Aluminum is one of the only materials in the consumer and industrial waste stream that more than pays for its own recycling. This recycling process propels business activity rapidly. Aluminum cans return from the recycling bin to the store over and over again in a true closed loop.
Aluminum first entered the mainstream U.S. product market in the early 1900s, through applications in the aluminum foil and packaging industry. Additionally, nearly 75 percent of all aluminum ever produced is still in use.
In the United States and Canada, the industry recycles more than 5 million tons of aluminum each year, most of which goes back directly into the North American supply.
In 2007, Apple CEO Steve Jobs released a letter recommending changes to the company’s environmental policy to achieve “a greener Apple.” Jobs specifically encouraged the company’s adoption of aircraft-grade aluminum to improve recycling uptake. At that time, Jobs forecasted Apple would increase recycling effectiveness from 9 percent in 2006 to 28 percent in 2010. This goal was surpassed. The company achieved a 66 percent recycling rate in 2009 and has set a goal of 70 percent for 2015.
Nearly 40 percent of the North American aluminum supply is now created through secondary production (recycling processes). This figure is up from approximately 30 percent in the early 1990s.
Aluminum in automobiles saves 44 million tons of CO2 emissions.
Unlike wire conduit made from steel, rigid aluminum does not spark, resists corrosion and will not rust. These properties of aluminum are vitally important for electrical applications within coal mines, grain elevators and refineries (where the sparking can lead to catastrophic outcomes).
Aluminum is superior to steel and iron in its ability to reflect the infrared (heat) rays of the sun. Properly coated aluminum roofs can reflect up to 95 percent of the solar energy that strikes them, dramatically improving energy efficiency. Aluminum is a key component in LEED-certified green buildings.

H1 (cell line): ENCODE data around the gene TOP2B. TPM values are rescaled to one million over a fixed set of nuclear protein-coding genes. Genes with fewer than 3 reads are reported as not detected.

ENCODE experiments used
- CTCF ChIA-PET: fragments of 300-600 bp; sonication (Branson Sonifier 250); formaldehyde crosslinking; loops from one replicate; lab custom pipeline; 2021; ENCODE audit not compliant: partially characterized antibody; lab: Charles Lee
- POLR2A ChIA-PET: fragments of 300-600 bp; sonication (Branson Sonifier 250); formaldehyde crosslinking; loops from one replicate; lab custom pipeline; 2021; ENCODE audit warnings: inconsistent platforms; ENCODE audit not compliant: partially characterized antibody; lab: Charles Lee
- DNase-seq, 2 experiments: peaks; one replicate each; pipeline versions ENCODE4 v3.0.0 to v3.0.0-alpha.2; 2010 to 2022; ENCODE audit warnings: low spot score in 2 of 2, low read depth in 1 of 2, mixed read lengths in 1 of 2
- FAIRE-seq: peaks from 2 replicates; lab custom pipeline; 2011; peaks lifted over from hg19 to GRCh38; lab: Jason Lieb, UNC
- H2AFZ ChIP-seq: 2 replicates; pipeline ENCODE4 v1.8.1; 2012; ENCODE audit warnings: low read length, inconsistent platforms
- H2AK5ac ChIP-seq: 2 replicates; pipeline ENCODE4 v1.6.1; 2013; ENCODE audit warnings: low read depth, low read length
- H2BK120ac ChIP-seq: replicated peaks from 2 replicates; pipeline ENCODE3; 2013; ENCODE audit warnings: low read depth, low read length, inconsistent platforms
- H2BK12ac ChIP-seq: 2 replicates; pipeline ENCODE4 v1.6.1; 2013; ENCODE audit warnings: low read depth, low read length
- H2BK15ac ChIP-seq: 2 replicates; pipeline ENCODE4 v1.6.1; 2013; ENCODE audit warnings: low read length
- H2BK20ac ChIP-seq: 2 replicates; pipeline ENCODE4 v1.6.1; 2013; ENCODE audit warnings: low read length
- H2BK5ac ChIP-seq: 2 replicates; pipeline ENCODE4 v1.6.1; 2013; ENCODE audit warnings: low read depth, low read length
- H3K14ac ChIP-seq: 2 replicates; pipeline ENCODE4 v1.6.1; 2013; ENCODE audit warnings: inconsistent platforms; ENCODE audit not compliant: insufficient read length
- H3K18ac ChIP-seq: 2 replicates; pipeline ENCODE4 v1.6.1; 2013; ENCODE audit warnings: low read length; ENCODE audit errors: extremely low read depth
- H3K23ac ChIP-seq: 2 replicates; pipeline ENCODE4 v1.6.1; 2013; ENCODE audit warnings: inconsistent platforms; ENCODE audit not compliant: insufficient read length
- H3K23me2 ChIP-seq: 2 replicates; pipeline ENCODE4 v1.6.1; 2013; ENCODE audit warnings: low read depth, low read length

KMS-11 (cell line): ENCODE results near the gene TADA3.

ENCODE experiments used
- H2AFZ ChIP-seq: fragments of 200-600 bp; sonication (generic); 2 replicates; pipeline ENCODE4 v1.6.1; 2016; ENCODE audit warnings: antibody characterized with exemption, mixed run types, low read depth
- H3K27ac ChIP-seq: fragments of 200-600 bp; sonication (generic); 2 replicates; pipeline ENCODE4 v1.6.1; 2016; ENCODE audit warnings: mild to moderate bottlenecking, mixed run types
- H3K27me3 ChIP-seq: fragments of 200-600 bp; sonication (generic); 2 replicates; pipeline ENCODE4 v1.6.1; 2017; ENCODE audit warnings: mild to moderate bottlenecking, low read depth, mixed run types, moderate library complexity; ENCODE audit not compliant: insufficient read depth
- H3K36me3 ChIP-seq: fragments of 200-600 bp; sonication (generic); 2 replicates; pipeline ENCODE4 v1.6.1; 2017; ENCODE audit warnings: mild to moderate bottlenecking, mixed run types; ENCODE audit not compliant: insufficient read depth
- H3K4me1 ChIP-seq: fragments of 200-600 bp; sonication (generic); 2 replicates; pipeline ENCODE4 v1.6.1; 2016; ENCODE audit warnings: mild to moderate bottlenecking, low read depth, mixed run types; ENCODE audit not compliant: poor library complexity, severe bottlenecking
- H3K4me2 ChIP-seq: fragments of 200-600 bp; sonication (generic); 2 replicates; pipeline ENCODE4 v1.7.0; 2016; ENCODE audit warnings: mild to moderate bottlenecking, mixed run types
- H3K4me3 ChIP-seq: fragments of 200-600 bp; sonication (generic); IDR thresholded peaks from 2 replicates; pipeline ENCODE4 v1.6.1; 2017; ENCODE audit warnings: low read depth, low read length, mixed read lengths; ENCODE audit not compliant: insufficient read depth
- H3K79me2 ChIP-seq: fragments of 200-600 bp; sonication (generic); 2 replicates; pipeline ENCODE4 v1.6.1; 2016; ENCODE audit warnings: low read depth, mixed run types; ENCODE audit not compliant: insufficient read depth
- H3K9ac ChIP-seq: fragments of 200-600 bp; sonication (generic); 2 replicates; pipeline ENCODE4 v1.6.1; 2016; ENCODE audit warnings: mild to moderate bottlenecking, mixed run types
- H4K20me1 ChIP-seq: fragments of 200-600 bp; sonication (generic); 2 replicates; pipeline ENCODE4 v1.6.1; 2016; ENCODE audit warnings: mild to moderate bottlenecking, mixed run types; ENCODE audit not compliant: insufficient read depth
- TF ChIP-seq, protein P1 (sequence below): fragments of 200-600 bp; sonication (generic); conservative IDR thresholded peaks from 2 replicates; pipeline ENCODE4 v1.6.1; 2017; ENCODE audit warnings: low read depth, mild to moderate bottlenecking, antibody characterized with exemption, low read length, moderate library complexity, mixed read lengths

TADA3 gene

Infinitely recyclable and highly durable, nearly 75 percent of all aluminum ever produced is still in use today. Aluminum is 100 percent recyclable and retains its properties indefinitely. Aluminum is one of the only materials in the consumer disposal stream that more than pays for the cost of its own collection.
Recycling aluminum saves more than 90 percent of the energy that would be needed to create a comparable amount of the metal from raw materials. Tossing away an aluminum can wastes as much energy as pouring out half of that can’s volume of gasoline. Nearly 75 percent of all aluminum produced is still in use today.
More than 162,000 workers are directly employed in the aluminum industry. In total, more than 692,000 U.S. jobs are supported by the production, processing and use of aluminum.
The U.S. aluminum industry generates nearly $71 billion a year in direct economic impact. When all suppliers and related business functions are taken into account, the industry drives $174 billion in economic impact— almost 1 percent of GDP.
Voluntary environmental efforts mean that aluminum made in North America is more sustainable today than ever before. Energy required to produce new aluminum is down more than a quarter since 1995 and the industry’s carbon footprint is down nearly 40 percent.
General Motors announced in 2018 that a “mixed materials strategy” removed up to 450 pounds of weight from the next-generation 2019 Chevrolet Silverado. That strategy now includes aluminum.